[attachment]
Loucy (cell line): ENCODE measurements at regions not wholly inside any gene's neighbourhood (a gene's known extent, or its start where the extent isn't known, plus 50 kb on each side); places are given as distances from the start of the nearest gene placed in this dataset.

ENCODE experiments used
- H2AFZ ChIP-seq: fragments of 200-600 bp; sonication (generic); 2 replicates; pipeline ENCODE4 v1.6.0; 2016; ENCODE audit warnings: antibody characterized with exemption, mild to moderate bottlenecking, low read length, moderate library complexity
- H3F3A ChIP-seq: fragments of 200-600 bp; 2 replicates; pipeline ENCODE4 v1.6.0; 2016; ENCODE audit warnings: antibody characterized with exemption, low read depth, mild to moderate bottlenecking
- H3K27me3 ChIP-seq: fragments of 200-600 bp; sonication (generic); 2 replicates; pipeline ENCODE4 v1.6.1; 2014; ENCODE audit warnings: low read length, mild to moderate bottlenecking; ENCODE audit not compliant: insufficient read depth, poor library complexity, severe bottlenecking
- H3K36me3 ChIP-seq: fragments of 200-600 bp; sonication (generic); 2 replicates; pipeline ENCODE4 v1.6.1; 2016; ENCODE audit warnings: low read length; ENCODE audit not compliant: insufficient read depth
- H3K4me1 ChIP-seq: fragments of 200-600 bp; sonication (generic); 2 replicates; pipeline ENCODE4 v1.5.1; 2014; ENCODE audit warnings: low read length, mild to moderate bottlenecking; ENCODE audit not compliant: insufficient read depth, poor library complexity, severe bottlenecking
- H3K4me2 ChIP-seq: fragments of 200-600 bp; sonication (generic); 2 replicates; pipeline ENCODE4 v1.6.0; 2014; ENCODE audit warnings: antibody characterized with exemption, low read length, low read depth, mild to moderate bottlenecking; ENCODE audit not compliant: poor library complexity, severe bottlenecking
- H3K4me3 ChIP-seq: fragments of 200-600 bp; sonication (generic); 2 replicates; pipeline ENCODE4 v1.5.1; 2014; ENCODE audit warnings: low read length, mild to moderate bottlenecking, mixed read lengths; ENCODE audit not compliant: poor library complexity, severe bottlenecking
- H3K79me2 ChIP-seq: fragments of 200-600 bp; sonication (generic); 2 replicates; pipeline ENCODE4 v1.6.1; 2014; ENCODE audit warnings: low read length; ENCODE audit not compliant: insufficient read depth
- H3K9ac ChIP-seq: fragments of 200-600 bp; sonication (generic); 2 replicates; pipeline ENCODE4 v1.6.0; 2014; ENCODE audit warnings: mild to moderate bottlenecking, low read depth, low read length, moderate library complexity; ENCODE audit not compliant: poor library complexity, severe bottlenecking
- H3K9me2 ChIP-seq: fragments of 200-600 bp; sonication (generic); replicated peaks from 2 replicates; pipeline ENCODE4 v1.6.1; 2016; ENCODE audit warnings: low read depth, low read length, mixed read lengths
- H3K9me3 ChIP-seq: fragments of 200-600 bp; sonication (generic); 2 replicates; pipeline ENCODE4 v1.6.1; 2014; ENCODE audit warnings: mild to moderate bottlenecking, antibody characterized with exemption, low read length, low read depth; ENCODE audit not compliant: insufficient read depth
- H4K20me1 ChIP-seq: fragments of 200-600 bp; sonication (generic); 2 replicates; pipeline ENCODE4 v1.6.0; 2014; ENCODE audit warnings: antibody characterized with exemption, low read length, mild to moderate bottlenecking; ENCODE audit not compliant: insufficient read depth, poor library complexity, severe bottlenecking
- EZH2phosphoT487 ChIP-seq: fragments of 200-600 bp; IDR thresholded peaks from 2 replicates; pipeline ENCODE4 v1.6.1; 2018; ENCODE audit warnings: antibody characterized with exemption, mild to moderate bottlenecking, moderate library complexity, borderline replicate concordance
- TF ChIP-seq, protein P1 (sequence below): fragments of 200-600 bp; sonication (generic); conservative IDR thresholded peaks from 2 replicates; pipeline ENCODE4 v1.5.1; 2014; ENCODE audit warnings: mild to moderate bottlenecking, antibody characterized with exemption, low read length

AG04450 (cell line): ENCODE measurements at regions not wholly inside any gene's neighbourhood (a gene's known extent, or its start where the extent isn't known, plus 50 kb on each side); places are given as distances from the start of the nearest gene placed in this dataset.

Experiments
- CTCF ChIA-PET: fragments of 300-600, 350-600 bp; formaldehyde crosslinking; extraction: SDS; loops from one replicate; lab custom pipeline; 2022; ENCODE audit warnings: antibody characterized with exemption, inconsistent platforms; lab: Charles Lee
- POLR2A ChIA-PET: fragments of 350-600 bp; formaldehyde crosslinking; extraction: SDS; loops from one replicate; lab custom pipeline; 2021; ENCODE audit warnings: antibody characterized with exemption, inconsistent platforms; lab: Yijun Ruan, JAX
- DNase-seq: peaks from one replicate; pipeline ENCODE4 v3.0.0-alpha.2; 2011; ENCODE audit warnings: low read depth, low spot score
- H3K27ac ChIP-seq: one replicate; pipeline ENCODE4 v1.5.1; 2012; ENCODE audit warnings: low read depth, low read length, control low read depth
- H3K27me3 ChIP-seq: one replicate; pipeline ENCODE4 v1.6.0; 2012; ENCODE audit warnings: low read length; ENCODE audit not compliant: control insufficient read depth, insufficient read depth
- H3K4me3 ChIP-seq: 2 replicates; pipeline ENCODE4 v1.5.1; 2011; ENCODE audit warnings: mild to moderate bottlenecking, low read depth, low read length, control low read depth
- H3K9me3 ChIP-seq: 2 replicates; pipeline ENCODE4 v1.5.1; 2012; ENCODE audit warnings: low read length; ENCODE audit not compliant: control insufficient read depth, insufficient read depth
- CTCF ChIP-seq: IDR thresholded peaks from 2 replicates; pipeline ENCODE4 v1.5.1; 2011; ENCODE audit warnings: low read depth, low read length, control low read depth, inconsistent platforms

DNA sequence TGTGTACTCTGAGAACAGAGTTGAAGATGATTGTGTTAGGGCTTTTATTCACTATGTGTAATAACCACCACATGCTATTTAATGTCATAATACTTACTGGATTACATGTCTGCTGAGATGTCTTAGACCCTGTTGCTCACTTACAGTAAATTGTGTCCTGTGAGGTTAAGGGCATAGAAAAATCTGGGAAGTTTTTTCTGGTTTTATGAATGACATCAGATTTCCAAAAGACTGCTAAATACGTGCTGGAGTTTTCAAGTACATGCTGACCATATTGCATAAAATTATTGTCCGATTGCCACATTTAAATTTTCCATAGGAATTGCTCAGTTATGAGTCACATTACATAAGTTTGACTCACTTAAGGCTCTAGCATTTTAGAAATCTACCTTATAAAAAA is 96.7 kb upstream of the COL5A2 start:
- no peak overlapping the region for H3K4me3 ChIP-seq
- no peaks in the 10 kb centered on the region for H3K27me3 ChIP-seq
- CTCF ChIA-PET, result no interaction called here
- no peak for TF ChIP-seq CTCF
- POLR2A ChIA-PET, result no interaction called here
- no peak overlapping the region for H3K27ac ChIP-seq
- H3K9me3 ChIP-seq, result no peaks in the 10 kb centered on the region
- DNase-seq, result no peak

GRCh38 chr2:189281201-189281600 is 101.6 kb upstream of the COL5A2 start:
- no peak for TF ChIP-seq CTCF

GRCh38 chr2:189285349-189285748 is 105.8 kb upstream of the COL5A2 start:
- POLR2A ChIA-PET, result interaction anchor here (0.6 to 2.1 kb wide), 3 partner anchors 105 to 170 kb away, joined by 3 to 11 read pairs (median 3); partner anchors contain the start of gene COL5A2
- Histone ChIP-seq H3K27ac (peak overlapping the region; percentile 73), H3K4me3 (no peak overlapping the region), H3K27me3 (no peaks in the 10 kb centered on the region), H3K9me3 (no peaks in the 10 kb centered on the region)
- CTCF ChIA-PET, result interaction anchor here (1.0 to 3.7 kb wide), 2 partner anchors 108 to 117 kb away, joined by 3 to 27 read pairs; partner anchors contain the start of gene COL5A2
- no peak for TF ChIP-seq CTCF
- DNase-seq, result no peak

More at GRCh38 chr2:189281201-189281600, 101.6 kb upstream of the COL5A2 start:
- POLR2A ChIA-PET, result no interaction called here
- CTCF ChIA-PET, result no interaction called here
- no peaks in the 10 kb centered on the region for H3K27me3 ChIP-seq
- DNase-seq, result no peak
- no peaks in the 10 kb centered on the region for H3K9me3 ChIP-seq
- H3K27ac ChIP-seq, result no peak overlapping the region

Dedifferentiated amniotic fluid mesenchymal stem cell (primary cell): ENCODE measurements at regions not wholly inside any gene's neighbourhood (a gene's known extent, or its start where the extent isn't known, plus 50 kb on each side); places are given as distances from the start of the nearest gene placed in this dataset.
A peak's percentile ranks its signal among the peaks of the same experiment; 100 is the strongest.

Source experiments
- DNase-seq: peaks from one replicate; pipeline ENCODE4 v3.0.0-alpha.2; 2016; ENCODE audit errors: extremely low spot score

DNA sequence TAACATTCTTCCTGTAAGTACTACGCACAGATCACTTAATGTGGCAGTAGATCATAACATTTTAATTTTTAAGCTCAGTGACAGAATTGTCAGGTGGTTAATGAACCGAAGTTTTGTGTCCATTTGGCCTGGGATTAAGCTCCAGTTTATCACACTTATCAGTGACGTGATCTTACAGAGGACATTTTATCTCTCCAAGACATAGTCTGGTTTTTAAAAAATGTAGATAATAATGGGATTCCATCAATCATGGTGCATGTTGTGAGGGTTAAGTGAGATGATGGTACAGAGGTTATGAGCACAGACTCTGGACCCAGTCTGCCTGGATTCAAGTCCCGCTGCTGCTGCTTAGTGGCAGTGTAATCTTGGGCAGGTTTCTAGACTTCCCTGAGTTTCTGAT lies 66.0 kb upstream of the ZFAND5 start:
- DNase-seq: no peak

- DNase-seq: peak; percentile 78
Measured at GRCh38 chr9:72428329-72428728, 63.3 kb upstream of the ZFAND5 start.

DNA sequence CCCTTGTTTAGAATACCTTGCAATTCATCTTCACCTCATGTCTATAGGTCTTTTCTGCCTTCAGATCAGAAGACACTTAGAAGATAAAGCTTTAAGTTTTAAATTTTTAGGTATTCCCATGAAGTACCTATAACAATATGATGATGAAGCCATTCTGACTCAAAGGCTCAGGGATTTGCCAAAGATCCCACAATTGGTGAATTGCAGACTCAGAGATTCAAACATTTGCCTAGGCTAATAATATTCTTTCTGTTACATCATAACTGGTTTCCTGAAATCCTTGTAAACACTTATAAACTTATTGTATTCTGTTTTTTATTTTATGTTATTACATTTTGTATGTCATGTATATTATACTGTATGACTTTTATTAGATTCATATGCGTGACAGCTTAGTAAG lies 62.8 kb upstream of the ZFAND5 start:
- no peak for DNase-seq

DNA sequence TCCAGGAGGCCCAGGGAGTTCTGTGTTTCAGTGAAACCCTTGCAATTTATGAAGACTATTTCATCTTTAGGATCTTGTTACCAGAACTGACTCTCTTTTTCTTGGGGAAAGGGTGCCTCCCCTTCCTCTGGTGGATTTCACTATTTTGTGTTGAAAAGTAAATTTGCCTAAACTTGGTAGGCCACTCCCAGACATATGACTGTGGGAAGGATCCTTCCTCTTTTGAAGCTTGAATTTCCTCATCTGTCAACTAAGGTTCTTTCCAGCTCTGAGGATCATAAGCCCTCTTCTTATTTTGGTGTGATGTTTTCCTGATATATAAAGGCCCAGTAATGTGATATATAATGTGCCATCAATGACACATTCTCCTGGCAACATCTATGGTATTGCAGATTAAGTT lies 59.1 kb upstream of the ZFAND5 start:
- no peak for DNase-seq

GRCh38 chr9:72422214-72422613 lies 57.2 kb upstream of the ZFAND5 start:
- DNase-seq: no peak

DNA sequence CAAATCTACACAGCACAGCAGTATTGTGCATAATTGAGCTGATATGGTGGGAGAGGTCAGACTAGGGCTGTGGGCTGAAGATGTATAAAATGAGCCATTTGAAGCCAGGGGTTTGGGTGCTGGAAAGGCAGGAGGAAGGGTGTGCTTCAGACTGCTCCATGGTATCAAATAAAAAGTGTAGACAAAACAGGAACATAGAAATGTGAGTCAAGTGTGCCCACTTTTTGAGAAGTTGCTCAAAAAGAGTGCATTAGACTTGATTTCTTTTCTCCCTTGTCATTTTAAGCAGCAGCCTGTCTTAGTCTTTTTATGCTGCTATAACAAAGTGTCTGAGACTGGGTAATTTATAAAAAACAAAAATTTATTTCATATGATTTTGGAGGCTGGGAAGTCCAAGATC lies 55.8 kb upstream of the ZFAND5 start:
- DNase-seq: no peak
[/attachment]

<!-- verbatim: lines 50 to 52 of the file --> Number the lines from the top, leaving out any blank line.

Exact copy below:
- H3K27ac ChIP-seq, result no peak overlapping the region

Dedifferentiated amniotic fluid mesenchymal stem cell (primary cell): ENCODE measurements at regions not wholly inside any gene's neighbourhood (a gene's known extent, or its start where the extent isn't known, plus 50 kb on each side); places are given as distances from the start of the nearest gene placed in this dataset.
A peak's percentile ranks its signal among the peaks of the same experiment; 100 is the strongest.